17 January 2013

Blackmore sewing patterns

 Emerging from a cupboard (not my own) - these 1950s (or 1960s) patterns -
with their succinct instructions on the back of the envelope (times were simpler then) -

and the pattern itself - no seam lines, no indication of what the piece was - just a notch here and there -
You had to know what you were doing before you started! 

The V&A lists a Blackmore pattern for a girl's gymslip (Used by Mrs Madeleine Ruben to make clothes for her daughters Claire (born 1953) and Isabelle (born 1956)) in its collection, and describes it in cataloguing language:
[Sewing pattern] Five pattern pieces for making a girl's gymslip, cut from cream-coloured tissue paper 
[Envelope] Rectangular envelope of portrait proportions, with a tuck-in flap at one end, to contain the pattern pieces. The envelope is of cream paper printed in black: the garment is illustrated in photogravure on the obverse, and the pattern layout and instructions for making up the garment on the reverse.

Blackmore was a British pattern company based in Bletchley, latterly Bletchley and London - one source says it was started about 1845 and published patterns till the 1940s. Other British pattern companies from the heyday of home sewing are Bestway, Weldons, Maudella, Practical Patterns, Odhams ... and many more. The Commercial Pattern Archive ("to recreate or date clothing from 1868 to 2000") is based at the University of Rhode Island.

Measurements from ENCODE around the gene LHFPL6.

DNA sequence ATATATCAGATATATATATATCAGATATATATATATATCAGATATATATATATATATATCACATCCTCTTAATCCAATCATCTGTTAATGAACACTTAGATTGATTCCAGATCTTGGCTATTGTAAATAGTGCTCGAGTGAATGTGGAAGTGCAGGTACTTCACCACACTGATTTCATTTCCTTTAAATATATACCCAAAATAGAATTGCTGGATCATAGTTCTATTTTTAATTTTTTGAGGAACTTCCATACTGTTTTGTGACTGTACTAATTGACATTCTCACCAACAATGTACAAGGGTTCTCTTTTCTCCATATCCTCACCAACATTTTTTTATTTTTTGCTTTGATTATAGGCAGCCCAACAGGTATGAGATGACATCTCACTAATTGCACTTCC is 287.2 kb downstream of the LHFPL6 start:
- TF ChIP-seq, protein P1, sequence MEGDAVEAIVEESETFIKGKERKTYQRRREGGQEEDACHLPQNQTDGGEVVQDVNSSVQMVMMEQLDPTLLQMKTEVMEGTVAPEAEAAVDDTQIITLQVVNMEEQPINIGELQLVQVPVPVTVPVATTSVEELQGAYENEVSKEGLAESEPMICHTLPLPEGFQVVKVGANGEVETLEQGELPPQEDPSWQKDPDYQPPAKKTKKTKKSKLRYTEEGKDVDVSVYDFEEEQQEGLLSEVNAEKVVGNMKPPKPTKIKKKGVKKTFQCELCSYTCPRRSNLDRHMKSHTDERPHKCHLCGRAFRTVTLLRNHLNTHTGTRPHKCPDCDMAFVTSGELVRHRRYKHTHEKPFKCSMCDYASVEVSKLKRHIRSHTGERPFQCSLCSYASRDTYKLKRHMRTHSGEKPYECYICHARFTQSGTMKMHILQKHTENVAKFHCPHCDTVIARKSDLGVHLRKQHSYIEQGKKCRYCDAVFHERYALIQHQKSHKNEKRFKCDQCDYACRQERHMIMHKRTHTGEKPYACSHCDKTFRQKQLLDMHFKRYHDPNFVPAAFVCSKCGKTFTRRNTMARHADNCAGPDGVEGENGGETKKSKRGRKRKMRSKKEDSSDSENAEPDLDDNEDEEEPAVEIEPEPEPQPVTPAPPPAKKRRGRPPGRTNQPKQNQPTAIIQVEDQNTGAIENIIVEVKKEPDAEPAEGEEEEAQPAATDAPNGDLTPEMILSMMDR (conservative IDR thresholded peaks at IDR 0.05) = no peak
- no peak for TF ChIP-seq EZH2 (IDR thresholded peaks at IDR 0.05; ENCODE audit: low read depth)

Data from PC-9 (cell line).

This discussion raises the point that patterns from the 1940s, are rare survivals because many if not most people would make their own patterns by copying existing clothing, rather than buying paper patterns. 

Info on dating sewing patterns is here. Examples of 1940s/50s patterns are here (including pedal pushers, remember those?), and the 1950s/60s patterns here include a maternity top I remember my mother wearing, in apple green with white polka dots.

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